Friday, June 21, 2013

Waging Warfarin against Tuberculosis: A Review of Dutton et al, 2010

A review of Dutton et al. Inhibition of bacterial disulfide bond formation by the anticoagulant warfarin. PNAS (2010) vol. 107 (1) pp. 297-301 PMCID: PMC2806739

This PNAS study from a few years ago looks at the potential antibacterial use of a popular anticoagulant, warfarin. Although my attention was drawn to this article at first through a journal club, I think that this is an interesting paper to review for several reasons. First, it is a paper published in a relatively high profile journal, and it also note worthy because it is research that has a more direct connection to clinical applications and drug development. 

This work has also been reviewed by other blogs and science writers (in a more timely fashion than I have done). For example, see a guest post in Small Things Considered blog written by two graduate students entitled "All is fair in love and warfarin". These students do a good job of summarizing the article, especially for a wider audience. A more in-depth review (and slightly more critical) entitled "Warfarin: Not Just Rat Poison" is also worth a read.

Here, I would like to add my commentary to this work, going further than the above two reviews / summaries in pointing out some flaws. The very rationale of this work is questionable, and might provide a glimpse into the misalignment of public interest and the motivation of the scientists. This review also happens to continue an unwitting trend of reviews on anti-tuberculosis drug papers, following my review of Shi et al, 2011, entitled "Grainy Westerns and Fuzzy Logic".

Manuscript Highlights

1. High doses of warfarin (and lower doses of the anticoagulant phenindione) are capable of inhibiting the growth of Mycobacterium smegmatis and tuberculosis (only warfain data for M. tb)

2. Mycobacterium VKOR, the homolog of the human target of Warfarin, is active when expressed in E. coli. The activity of this enzyme in these experiments is sensitive to Warfarin.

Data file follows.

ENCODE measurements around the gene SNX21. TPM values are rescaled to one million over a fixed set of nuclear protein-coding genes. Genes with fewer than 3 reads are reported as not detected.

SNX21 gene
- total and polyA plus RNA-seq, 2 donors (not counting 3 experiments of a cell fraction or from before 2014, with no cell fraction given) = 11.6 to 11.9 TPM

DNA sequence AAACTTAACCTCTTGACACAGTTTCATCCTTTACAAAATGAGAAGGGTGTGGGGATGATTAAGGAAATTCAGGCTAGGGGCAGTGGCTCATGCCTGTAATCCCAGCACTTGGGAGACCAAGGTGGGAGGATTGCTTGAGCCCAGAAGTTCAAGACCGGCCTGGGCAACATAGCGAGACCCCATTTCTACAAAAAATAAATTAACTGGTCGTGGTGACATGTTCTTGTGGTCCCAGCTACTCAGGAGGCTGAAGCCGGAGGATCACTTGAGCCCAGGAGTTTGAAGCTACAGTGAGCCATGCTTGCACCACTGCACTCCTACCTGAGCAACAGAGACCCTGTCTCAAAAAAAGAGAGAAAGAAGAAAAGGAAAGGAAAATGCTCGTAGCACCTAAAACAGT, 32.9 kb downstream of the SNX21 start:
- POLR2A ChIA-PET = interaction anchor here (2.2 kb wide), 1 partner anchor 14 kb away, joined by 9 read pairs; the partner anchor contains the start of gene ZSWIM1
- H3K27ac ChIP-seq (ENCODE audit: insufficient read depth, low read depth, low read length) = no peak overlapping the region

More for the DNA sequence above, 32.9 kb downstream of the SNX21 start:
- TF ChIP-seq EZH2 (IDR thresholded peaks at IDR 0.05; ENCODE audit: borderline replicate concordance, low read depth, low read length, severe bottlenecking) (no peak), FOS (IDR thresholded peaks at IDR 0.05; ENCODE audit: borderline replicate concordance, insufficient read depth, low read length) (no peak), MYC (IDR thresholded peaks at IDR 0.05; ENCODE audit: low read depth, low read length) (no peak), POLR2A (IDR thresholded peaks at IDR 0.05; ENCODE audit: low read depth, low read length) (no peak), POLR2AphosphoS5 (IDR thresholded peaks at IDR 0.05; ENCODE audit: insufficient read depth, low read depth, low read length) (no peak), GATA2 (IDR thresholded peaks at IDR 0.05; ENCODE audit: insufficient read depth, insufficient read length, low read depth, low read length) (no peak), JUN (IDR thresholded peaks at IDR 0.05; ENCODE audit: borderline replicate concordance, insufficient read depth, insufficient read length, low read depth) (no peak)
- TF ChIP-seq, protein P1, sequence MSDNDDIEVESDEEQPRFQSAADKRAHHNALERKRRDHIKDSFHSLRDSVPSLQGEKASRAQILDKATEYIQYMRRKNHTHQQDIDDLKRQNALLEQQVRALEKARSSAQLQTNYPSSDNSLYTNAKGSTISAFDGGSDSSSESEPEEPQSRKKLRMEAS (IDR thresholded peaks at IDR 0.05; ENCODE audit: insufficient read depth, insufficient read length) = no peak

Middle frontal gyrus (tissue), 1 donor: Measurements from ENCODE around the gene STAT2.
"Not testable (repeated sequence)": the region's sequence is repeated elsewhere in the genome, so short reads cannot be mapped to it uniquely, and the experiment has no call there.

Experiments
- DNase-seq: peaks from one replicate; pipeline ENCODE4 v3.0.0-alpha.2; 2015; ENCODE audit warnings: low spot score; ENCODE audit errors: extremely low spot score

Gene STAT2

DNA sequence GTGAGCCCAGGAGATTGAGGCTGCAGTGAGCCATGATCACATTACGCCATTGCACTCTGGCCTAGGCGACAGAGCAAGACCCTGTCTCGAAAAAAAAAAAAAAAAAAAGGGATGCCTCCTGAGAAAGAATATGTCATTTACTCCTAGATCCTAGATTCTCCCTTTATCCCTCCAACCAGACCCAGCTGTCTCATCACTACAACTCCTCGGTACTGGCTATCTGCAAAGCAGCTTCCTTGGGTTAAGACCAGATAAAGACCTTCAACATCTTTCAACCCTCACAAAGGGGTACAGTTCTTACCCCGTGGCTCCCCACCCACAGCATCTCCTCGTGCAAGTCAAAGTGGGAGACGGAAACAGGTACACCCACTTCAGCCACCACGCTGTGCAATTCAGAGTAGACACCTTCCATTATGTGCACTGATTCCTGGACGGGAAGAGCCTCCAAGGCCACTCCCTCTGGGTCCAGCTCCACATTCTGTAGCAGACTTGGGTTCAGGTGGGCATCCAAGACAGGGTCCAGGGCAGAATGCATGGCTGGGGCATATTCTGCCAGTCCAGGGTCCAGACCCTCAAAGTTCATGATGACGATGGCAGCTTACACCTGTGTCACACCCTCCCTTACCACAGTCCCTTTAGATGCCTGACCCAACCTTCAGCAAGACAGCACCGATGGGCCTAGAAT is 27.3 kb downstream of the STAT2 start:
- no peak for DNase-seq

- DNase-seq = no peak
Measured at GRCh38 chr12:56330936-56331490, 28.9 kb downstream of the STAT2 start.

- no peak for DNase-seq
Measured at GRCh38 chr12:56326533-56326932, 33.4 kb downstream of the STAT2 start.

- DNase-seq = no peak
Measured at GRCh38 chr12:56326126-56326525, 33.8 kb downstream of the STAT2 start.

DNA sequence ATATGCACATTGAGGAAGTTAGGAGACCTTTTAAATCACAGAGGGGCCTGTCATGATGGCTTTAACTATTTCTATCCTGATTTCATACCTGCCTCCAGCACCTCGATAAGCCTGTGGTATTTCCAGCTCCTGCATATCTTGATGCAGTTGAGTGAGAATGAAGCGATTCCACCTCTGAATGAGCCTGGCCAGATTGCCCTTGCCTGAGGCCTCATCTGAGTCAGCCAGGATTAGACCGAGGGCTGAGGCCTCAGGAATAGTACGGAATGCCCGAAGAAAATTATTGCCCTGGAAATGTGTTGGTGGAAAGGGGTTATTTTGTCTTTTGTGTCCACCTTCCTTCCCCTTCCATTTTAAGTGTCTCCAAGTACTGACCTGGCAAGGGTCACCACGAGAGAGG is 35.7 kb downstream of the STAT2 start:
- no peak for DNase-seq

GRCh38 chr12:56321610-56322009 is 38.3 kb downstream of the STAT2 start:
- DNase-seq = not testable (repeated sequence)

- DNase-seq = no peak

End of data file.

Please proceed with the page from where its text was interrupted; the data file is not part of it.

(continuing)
3. Surprisingly, inhibition of Mycobacterium VKOR by warfarin does not appear to be the reason why this drug inhibits M. tuberculosis growth. Should either VKOR or Warfarin really be the focus of drug development?


In this study, Dutton and colleagues explore the use of the anticoagulant warfarin to inhibit the Mycobacterium tuberculosis VKOR enzyme (MtbVKOR). This work could lead to the development of novel, VKOR-targeting anti-tuberculosis therapeutics. This bacterial enzyme, MtbVKOR, is the ortholog of the human target of warfarin, Vitamin K epOxide Reductase (VKOR). While human VKOR is involved in the clotting pathway and bacterial VKOR is thought to be responsible for intracellular disulfide bond formation, the underlying enzymatic activity for these orthologs are very similar. In a previous study, the authors demonstrated that MtbVKOR is active in disulfide bond formation when expressed in E. coli, thereby providing a convenient system for studying the properties of this enzyme in vivo.

Utilizing this heterologous E. coli / MtbVKOR expression system, the authors demonstrate that high doses of warfarin can inhibit the activity of the Mycobacterium enzyme in this setting. This demonstrates that the bacterial and human VKOR enzymes share more than just some sequence similarity. Selection and analysis of warfarin-resistant variants of MtbVKOR supports this conclusion. Finally, the authors demonstrate that warfarin has antibacterial properties against Mycobacterium species, although they cannot identify VKOR as the target in this case.

Select 'Read More' to see the rest of the review.

Friday, June 14, 2013

Building a Better Future, One Base at a Time